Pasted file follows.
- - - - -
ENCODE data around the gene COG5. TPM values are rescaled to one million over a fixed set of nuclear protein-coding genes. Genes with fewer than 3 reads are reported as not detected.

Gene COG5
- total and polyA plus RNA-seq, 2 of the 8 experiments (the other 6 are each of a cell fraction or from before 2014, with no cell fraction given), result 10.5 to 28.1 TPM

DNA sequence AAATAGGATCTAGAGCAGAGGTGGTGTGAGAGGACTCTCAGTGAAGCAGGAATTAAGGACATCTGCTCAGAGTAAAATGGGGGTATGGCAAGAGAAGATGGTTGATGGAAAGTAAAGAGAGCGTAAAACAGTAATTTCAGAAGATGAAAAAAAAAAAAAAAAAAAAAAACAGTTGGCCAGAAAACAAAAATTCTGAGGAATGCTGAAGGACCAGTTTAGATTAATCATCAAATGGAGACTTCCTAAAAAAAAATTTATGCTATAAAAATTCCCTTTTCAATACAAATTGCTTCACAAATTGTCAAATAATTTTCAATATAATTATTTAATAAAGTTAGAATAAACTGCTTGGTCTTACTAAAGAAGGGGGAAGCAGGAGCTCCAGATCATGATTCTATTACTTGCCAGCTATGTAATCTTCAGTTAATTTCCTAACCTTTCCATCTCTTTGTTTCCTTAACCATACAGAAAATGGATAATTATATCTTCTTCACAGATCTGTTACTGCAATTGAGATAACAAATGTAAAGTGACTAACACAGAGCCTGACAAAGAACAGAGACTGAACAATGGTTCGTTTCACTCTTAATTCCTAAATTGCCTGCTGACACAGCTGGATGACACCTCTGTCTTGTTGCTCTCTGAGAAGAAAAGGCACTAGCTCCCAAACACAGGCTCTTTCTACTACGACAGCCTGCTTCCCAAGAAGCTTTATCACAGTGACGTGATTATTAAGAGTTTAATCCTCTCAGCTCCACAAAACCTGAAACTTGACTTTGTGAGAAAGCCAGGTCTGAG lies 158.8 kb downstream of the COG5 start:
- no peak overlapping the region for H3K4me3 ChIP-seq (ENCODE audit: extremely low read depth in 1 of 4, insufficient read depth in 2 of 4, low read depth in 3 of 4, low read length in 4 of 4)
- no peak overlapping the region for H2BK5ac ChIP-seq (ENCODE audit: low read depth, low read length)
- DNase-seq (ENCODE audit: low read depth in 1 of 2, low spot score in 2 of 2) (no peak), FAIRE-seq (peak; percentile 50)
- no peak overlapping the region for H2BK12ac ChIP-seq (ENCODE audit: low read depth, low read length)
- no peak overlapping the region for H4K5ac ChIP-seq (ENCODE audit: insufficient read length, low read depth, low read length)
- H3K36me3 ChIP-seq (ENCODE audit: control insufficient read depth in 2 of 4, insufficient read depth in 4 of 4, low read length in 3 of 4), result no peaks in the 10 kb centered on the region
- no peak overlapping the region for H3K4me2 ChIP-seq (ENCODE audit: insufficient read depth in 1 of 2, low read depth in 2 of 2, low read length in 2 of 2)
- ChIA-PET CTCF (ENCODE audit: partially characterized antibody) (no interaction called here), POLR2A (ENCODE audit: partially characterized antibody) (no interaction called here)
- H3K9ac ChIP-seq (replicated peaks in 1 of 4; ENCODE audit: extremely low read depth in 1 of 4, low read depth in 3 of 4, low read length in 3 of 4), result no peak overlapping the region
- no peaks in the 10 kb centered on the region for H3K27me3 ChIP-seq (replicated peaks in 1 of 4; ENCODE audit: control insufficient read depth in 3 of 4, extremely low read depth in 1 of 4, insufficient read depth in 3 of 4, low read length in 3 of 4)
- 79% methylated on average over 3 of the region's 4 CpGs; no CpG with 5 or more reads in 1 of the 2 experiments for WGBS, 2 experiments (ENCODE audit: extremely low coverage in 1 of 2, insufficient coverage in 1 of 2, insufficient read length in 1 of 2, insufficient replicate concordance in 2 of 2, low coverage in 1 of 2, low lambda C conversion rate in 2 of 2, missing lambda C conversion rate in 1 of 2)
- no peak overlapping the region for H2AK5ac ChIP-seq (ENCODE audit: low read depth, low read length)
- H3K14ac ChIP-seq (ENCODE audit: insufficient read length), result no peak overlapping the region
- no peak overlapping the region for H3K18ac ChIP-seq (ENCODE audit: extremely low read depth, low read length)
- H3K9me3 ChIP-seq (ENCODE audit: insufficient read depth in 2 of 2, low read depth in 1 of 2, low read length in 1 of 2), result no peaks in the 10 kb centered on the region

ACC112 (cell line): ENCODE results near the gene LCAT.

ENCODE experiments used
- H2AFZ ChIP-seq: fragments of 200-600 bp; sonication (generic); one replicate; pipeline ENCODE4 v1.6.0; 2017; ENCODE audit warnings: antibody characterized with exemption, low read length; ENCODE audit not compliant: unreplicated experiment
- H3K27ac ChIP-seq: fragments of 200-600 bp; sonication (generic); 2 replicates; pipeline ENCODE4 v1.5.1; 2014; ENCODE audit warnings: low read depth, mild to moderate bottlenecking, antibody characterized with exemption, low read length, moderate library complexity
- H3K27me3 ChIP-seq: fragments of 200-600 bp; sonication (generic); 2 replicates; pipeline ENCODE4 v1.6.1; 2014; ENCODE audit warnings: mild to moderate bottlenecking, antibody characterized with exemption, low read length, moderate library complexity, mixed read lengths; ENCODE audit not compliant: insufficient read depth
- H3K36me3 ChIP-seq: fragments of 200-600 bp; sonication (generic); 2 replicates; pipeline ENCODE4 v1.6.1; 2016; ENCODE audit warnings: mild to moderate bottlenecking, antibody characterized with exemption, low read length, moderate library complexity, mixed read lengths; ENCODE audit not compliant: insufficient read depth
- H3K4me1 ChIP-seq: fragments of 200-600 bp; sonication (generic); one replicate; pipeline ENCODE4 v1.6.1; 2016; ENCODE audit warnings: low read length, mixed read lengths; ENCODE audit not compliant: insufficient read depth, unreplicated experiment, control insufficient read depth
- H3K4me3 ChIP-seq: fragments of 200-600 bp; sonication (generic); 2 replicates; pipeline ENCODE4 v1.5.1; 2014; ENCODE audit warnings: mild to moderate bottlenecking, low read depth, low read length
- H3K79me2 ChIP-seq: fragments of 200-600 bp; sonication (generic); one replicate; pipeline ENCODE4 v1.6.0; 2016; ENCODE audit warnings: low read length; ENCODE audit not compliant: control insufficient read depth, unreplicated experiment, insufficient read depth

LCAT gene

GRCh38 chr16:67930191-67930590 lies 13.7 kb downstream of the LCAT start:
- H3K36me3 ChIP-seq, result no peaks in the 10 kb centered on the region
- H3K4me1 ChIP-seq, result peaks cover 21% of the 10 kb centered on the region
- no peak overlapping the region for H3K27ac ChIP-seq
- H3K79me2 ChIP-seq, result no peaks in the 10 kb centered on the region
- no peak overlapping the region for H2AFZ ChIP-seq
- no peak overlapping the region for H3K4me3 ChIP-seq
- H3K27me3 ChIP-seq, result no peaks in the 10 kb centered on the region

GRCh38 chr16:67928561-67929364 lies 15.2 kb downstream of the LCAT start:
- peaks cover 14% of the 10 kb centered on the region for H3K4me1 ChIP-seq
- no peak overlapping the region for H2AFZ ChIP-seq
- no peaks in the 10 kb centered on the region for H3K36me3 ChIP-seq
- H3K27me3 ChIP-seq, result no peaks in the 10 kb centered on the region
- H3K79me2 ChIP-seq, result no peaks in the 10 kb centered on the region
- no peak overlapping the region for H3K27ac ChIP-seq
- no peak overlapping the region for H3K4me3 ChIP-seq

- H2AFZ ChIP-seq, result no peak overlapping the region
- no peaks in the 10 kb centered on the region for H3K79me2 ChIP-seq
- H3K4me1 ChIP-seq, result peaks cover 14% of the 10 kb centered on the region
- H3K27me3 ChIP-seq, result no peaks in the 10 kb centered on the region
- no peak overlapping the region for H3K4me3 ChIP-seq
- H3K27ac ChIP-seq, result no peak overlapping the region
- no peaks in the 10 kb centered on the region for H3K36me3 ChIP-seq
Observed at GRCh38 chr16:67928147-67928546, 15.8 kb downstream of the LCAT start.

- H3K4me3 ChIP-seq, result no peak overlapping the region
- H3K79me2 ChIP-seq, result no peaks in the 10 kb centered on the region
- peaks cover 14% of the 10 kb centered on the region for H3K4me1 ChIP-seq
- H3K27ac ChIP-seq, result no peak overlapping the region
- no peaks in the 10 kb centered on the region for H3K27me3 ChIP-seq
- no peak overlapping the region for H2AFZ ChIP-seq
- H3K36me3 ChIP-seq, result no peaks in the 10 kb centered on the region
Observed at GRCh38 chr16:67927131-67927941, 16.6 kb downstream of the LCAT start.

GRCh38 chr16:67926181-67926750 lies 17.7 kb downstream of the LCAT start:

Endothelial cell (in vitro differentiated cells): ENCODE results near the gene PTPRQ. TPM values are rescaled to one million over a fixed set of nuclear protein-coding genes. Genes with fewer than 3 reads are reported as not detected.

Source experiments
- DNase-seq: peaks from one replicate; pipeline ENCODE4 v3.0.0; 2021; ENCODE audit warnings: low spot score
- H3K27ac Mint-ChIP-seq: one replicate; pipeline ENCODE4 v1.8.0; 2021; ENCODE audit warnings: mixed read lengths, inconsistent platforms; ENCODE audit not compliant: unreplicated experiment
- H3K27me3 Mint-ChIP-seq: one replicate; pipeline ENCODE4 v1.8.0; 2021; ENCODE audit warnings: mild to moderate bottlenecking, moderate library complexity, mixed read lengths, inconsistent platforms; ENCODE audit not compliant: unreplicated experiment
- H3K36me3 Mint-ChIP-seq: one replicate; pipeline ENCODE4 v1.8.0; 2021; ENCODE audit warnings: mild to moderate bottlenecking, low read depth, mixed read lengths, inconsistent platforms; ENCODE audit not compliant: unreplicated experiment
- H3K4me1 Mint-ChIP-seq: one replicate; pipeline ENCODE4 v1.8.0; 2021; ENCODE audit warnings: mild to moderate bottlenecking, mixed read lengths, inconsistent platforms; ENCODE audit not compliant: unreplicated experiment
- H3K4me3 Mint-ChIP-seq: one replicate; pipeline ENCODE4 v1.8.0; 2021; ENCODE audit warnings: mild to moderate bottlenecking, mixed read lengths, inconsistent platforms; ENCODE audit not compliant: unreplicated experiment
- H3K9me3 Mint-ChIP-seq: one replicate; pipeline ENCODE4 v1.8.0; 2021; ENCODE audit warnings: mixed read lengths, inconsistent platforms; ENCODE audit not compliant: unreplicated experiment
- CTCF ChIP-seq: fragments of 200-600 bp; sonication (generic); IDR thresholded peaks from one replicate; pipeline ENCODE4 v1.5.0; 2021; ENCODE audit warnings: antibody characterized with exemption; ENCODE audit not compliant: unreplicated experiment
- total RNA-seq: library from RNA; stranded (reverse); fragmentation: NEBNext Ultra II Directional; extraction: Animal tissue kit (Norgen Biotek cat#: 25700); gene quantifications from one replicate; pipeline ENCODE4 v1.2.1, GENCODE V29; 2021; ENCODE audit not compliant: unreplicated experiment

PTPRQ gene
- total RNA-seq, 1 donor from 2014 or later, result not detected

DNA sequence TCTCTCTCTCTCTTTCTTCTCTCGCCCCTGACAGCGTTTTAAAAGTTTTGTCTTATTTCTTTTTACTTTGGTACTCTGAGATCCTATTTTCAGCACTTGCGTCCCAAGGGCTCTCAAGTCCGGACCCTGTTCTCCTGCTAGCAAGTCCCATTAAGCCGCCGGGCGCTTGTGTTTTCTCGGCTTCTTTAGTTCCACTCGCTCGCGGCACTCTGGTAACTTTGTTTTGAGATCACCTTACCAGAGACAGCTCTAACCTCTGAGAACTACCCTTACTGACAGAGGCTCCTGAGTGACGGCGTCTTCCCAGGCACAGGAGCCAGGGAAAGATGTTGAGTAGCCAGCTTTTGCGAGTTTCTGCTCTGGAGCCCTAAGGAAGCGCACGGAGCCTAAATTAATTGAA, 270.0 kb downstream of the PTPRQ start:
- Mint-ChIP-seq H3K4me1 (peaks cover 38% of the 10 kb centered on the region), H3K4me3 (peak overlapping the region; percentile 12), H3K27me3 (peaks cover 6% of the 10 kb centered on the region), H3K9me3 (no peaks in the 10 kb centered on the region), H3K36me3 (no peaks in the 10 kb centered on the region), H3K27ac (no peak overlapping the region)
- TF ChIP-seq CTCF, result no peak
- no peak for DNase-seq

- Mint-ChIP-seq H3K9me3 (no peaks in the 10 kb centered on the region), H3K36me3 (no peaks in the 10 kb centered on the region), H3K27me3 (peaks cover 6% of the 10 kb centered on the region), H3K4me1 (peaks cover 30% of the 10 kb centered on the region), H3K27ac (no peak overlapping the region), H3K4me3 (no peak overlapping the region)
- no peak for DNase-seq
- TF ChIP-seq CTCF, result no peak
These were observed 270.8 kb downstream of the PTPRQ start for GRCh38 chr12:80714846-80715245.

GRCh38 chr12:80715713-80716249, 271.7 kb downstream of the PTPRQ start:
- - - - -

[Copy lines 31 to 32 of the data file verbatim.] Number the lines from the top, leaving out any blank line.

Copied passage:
- H3K36me3 ChIP-seq, result no peaks in the 10 kb centered on the region
- H3K4me1 ChIP-seq, result peaks cover 21% of the 10 kb centered on the region